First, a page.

Blueberries bring a unique combination of delicious fruit and striking, year round ornamental beauty to the garden and landscape. They're relatively easy to grow and require minimal care. By following just a few basic steps, your blueberry plants will thrive for many decades and provide you with abundant fruit every year. We highly recommend you read the Blueberries Simplifed section of our site for a primer on selecting varieties. Below are some basic tips to help ensure your success with blueberries:


Blueberry Site Selection

Select a sunny location with well-drained soil that is free of weeds and is well-worked. It's best to locate your blueberry plants in an area where irrigation is readily available as best results will be achieved by keeping the root zone moist throughout the growing season.

Locations where the soil is not ideal or marginally-drained, raised beds are an excellent option. Blueberries also do well in patio containers and offer a great way for apartment and condo dwellers and those with little or no yard to enjoy growing blueberries.


Soil Conditions

Blueberries prefer acidic soils, ideally with a pH range between 4.5 and 5.5. Before planting, test the soil pH and make necessary adjustments to ensure it meets these acidic requirements. Lowering soil pH can be a gradual process, often achieved by adding sulfur or other acidifying agents.

Remember to talk to your local garden center. They’re experts in your area and can best advise you on soil amendments.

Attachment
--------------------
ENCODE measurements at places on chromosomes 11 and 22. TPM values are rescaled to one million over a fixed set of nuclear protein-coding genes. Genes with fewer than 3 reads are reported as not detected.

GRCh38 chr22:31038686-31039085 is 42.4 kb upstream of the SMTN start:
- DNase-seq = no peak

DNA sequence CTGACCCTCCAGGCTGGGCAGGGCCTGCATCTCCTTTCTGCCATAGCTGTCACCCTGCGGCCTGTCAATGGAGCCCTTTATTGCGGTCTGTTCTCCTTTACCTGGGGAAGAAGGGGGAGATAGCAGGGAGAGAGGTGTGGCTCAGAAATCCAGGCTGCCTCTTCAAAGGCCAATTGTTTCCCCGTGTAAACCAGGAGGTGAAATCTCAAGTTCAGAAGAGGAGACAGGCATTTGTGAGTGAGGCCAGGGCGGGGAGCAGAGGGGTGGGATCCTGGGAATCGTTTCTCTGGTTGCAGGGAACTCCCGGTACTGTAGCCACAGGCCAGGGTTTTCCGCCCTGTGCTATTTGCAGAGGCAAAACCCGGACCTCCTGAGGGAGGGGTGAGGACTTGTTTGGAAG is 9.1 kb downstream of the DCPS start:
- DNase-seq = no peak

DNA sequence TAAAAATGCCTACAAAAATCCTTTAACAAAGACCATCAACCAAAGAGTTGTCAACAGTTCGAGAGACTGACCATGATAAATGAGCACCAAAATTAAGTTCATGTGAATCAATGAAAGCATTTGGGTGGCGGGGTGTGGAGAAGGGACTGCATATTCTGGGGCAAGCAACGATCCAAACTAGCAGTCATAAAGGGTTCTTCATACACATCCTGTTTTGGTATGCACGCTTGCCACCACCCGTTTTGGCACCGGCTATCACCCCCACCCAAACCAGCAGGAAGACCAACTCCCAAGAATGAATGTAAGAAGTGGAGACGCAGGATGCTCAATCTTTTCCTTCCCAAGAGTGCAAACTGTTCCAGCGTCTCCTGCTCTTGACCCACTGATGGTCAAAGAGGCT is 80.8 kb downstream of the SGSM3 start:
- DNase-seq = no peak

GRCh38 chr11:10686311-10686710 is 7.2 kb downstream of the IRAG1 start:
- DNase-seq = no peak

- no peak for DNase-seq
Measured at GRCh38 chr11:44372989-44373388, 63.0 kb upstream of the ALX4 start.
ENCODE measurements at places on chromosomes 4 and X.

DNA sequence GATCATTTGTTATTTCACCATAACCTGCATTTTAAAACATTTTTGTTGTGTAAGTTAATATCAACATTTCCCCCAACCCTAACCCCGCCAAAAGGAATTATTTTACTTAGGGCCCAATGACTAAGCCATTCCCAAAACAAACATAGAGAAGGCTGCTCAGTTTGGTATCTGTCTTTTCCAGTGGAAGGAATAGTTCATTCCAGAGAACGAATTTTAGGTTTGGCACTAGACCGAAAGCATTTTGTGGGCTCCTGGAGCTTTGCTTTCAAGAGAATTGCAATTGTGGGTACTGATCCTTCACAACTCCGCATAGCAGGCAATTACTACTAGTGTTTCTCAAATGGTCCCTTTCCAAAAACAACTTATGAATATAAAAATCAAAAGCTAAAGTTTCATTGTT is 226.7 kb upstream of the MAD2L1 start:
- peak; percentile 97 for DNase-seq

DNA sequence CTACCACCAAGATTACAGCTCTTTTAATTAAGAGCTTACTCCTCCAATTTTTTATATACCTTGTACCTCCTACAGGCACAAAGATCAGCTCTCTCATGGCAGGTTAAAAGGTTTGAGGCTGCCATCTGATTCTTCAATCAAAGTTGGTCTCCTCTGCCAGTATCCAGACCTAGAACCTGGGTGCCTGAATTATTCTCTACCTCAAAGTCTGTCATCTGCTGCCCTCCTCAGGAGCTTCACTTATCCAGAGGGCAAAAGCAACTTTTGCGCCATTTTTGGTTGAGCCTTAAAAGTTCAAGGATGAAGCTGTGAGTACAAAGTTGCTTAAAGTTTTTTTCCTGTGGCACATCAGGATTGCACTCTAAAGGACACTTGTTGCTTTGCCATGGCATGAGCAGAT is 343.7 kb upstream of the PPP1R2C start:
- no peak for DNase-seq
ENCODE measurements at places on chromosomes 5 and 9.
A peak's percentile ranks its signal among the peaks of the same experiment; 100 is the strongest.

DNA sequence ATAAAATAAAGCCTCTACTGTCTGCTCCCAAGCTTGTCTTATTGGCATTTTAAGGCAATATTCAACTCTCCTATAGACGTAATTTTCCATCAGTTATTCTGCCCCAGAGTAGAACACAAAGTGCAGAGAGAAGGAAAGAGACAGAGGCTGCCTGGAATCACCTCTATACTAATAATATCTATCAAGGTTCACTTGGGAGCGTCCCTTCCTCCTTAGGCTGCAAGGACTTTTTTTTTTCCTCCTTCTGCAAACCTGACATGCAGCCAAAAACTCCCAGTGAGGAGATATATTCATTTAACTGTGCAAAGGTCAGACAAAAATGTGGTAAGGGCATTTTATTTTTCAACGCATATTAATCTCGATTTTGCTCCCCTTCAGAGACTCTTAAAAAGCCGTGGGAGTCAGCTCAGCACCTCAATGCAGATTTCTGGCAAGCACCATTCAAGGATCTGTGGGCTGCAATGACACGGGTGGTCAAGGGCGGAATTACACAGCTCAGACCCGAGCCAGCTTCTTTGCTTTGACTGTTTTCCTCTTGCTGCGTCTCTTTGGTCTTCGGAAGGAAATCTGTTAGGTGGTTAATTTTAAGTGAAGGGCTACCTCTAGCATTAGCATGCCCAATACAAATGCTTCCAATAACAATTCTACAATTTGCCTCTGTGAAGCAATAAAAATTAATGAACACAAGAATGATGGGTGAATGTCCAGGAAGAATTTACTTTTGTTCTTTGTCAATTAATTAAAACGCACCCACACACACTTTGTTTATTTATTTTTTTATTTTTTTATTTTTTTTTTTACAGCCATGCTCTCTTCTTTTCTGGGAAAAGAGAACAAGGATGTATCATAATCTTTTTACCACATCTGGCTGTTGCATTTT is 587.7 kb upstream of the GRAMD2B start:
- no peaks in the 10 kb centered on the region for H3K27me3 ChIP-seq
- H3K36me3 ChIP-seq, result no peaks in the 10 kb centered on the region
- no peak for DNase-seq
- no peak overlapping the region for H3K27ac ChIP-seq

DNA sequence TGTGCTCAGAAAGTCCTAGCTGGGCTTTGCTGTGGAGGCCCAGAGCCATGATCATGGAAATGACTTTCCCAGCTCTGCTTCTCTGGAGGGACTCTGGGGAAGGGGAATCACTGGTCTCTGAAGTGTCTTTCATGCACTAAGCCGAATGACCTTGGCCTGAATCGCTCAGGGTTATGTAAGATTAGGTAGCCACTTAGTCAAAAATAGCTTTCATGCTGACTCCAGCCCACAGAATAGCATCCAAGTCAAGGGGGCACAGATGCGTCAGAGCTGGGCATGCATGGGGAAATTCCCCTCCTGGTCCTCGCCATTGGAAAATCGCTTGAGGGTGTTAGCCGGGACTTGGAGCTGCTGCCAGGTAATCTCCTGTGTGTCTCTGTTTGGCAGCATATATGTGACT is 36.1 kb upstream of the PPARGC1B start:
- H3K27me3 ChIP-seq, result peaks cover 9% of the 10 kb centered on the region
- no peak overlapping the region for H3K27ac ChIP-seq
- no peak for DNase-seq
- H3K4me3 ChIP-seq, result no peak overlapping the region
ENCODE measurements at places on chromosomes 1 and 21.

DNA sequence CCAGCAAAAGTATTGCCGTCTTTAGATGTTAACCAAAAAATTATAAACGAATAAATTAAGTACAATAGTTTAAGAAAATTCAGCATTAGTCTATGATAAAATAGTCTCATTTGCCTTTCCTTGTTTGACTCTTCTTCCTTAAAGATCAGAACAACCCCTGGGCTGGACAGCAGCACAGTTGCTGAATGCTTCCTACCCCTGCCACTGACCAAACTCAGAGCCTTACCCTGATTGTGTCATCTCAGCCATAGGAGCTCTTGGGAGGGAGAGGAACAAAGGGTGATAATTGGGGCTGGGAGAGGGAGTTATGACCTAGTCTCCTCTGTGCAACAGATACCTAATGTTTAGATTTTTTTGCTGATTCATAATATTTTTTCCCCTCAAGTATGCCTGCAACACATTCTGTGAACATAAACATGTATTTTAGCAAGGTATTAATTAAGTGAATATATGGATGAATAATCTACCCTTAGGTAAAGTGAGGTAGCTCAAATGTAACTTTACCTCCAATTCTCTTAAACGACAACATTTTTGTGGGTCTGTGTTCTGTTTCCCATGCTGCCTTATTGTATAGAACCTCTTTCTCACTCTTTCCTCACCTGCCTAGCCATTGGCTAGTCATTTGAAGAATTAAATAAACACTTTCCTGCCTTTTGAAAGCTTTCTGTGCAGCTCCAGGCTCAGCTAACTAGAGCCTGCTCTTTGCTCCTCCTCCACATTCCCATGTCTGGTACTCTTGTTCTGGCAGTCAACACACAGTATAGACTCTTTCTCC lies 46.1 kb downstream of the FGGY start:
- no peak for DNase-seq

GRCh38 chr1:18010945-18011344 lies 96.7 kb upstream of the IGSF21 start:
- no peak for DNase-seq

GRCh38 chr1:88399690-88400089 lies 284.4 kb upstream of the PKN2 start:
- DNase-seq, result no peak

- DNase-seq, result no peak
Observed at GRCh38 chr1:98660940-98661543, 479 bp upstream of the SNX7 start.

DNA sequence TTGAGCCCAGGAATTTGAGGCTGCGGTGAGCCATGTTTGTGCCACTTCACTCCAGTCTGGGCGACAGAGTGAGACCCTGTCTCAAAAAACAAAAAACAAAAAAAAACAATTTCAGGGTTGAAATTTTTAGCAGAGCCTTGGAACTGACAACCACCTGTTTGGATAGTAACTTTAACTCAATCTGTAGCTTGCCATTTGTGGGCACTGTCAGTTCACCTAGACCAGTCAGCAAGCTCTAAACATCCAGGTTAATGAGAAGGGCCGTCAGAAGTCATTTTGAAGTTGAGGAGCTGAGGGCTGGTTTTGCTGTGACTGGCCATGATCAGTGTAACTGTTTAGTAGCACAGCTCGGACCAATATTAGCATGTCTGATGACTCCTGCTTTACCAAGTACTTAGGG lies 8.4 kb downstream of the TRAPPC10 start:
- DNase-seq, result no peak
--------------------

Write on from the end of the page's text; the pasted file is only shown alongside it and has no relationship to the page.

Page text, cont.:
Site Preparation for Planting Blueberries

A fail-safe way to grow blueberries in almost any soil is to incorporate peat moss into the planting medium. For planting directly in the ground:

  1. Work up a planting area approximately 2½ feet in diameter and 1 foot deep for each plant.

  2. Remove 1/3 to 1/2 of the soil.

  3. Add an equal amount of pre-moistened peat moss and mix well. (One 4 cubic foot compressed bale will usually be sufficient for 4-5 plants.)

  4. For raised beds mix equal volumes peat moss with bark (not cedar or redwood), compost or planting mix.


Blueberry Plant Spacing

Blueberries can be planted as close as 2 - 2½ feet apart to form solid hedgerows or spaced up to 6 feet apart and grown individually. If planted in rows, allow 8 to 10 feet between the rows depending on equipment used for mowing or cultivating.


Ideal Seasons for Planting Blueberries

In most areas, it is ideal to plant in the fall or spring although in many regions you can plant year round.


Planting Blueberry Plants

If you purchased containerized blueberry plants, remove from pot and lightly roughen up the outside surface of the root ball. Mound the plant’s top soil about 1/2 inch higher than the existing ground and firm around root ball. Then mound soil up along sides of exposed root mass and water well.



Blueberries do best with 2-4 inches of mulch over the roots to conserve moisture, prevent weeds and add organic matter. Bark O Mulch, acid compost, sawdust and grass clippings all work well. Repeat every other year. Do not use bark or sawdust from cedar or redwood trees.


Pruning Blueberry Plants

It's a good idea to allow blueberries to get established before allowing them to bear fruit. If you start with smaller plants, simply remove most of the flower blooms as they appear. In future years, blueberry plants should be heavily pruned each year to avoid over-fruiting which results in small fruit or poor growth.

In our three decades of experience at Fall Creek®, we know that one of the biggest mistakes home gardeners make with their blueberries is lack of pruning. We assure you that aggressive, annual pruning will result in healthier, more vigorous plants and more prolific fruit production. Here are some simple tips:

  1. Remove low growth around the base

  2. Remove the dead wood, leaving bright colored lateral branches. Cut out any short, discolored branches.